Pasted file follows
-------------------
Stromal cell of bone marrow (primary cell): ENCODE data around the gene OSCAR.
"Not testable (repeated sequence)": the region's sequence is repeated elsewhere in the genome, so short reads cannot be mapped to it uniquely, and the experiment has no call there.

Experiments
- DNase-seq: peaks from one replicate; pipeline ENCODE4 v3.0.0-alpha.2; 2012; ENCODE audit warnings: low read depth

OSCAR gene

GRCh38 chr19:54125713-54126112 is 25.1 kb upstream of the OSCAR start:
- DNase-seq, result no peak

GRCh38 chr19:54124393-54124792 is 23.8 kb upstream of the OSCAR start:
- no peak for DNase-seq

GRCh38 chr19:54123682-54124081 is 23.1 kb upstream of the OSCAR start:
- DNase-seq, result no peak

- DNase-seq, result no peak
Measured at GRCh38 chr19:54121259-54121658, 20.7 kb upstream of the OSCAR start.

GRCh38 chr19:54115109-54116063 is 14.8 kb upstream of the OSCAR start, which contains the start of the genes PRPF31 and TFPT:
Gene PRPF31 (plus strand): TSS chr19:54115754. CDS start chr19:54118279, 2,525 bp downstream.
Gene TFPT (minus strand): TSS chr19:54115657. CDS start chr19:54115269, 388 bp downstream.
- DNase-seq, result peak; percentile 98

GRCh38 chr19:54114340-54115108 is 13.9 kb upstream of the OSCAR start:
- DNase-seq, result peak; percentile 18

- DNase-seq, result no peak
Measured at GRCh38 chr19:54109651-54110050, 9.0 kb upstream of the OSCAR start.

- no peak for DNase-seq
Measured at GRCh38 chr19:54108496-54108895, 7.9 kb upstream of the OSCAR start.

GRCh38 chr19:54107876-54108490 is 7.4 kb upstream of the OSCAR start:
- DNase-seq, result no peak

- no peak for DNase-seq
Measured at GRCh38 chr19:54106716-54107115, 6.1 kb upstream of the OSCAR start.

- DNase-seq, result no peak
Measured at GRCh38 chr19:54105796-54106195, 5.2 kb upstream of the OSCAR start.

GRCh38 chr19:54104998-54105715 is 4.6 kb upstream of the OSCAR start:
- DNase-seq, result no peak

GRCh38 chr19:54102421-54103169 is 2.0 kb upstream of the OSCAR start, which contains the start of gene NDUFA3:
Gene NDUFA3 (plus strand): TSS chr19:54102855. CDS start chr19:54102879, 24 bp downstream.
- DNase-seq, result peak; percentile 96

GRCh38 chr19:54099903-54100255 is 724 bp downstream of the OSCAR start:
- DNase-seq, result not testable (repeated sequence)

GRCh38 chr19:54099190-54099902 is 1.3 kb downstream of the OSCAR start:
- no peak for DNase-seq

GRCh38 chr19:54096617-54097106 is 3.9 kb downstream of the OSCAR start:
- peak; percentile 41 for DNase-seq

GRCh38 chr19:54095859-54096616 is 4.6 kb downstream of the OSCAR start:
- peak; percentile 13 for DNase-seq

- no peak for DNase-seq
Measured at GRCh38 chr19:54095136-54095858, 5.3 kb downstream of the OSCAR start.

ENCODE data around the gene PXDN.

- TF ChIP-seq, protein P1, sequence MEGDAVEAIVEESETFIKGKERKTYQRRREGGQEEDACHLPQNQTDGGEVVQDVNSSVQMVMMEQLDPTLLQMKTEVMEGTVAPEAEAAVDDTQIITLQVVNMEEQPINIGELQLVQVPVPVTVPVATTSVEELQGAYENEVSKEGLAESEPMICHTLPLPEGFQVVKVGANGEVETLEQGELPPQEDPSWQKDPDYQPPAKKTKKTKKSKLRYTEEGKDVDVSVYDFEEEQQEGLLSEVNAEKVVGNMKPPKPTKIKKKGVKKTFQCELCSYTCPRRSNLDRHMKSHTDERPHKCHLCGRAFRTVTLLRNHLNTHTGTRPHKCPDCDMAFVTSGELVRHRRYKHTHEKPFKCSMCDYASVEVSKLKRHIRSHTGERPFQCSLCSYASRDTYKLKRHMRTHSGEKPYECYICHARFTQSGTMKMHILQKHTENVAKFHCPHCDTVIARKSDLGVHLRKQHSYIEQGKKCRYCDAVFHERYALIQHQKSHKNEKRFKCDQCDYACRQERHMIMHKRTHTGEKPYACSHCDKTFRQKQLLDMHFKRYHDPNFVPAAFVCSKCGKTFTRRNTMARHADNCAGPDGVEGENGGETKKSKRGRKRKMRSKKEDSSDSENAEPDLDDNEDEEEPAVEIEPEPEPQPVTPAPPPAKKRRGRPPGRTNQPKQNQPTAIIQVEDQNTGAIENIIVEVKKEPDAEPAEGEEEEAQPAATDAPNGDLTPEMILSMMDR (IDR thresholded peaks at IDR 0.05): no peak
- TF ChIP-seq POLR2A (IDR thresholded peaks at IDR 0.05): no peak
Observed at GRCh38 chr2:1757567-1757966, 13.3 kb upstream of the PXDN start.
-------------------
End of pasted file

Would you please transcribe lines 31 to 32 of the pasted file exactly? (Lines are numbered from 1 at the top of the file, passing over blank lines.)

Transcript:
- DNase-seq, result no peak

GRCh38 chr19:54102421-54103169 is 2.0 kb upstream of the OSCAR start, which contains the start of gene NDUFA3: